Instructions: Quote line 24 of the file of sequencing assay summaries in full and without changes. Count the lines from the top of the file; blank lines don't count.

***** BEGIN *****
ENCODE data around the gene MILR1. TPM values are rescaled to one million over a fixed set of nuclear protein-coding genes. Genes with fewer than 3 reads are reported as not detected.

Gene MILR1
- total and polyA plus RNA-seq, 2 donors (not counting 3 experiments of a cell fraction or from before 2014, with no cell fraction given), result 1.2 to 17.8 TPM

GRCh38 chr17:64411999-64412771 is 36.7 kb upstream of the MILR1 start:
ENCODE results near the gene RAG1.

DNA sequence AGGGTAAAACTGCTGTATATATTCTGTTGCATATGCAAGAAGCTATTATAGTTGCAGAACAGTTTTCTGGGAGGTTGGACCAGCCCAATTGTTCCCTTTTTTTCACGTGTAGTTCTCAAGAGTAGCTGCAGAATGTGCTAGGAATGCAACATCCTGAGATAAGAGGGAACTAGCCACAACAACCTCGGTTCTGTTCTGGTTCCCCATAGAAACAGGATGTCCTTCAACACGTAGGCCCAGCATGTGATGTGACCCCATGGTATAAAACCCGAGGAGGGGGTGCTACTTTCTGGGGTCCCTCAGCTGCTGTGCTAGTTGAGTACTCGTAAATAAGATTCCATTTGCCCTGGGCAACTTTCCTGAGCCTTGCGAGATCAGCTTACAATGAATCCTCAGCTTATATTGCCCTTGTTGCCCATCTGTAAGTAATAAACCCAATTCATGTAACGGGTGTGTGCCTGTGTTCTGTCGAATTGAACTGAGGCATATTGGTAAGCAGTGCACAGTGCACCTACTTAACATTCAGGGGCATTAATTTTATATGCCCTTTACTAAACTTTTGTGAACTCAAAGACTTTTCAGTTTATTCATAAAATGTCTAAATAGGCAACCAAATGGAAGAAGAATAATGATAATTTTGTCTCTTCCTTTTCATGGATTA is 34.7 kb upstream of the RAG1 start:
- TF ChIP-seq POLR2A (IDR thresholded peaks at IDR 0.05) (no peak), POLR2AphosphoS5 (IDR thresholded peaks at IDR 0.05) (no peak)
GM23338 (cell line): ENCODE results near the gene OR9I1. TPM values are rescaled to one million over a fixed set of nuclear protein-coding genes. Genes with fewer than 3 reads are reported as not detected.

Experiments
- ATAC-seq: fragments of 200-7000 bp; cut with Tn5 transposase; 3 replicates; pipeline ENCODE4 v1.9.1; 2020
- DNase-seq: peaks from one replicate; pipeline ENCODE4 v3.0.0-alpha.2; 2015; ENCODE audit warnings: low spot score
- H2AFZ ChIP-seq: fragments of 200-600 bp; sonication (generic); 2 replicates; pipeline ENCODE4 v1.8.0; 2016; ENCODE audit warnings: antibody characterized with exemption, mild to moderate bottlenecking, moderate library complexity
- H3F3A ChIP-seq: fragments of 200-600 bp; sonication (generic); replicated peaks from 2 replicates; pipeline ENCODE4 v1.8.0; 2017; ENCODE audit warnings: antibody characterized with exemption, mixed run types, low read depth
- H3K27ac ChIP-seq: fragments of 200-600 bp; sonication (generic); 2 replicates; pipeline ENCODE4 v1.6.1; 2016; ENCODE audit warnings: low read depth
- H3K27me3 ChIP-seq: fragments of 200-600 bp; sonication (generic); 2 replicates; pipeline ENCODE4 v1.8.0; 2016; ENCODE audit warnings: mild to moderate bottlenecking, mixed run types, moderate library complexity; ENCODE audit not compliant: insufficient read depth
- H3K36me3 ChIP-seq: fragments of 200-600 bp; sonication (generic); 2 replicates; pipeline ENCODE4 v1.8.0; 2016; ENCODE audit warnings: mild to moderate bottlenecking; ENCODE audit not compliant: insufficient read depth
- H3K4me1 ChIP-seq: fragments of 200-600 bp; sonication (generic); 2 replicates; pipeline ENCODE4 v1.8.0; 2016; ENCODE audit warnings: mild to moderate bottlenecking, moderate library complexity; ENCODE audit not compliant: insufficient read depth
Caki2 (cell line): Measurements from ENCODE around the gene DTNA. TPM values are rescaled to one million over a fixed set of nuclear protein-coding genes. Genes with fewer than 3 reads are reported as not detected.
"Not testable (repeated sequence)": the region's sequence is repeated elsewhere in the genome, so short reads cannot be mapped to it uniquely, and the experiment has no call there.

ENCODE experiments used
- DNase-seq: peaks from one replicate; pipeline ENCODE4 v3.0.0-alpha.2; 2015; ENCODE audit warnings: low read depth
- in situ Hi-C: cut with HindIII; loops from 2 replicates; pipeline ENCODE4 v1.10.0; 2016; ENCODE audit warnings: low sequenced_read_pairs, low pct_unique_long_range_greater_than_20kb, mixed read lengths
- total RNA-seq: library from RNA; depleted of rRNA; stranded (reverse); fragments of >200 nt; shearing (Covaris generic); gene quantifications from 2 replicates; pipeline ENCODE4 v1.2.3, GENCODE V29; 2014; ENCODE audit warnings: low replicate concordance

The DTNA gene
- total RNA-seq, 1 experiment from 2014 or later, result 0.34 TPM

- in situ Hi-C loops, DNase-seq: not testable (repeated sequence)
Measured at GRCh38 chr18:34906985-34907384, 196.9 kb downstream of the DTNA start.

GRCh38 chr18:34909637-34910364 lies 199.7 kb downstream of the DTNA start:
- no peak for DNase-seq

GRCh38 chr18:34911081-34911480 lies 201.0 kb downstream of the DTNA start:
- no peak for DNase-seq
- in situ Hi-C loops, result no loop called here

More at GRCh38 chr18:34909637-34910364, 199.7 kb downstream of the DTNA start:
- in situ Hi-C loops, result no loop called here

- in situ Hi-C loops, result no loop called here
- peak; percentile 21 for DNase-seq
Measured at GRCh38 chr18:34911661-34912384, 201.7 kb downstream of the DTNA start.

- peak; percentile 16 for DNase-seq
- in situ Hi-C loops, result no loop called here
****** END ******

The DTNA gene